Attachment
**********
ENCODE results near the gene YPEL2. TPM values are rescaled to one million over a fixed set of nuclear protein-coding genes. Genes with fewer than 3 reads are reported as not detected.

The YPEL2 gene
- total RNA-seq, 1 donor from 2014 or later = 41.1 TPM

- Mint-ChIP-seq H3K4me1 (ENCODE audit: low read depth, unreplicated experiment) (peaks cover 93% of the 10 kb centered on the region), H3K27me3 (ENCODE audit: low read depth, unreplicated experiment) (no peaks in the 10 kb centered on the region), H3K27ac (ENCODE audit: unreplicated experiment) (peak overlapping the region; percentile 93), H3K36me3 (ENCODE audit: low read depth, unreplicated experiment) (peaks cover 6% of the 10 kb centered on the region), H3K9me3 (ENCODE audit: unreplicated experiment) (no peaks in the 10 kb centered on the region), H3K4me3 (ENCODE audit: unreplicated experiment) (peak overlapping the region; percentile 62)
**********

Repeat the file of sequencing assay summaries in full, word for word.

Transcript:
ENCODE results near the gene YPEL2. TPM values are rescaled to one million over a fixed set of nuclear protein-coding genes. Genes with fewer than 3 reads are reported as not detected.

The YPEL2 gene
- total RNA-seq, 1 donor from 2014 or later = 41.1 TPM

- Mint-ChIP-seq H3K4me1 (ENCODE audit: low read depth, unreplicated experiment) (peaks cover 93% of the 10 kb centered on the region), H3K27me3 (ENCODE audit: low read depth, unreplicated experiment) (no peaks in the 10 kb centered on the region), H3K27ac (ENCODE audit: unreplicated experiment) (peak overlapping the region; percentile 93), H3K36me3 (ENCODE audit: low read depth, unreplicated experiment) (peaks cover 6% of the 10 kb centered on the region), H3K9me3 (ENCODE audit: unreplicated experiment) (no peaks in the 10 kb centered on the region), H3K4me3 (ENCODE audit: unreplicated experiment) (peak overlapping the region; percentile 62)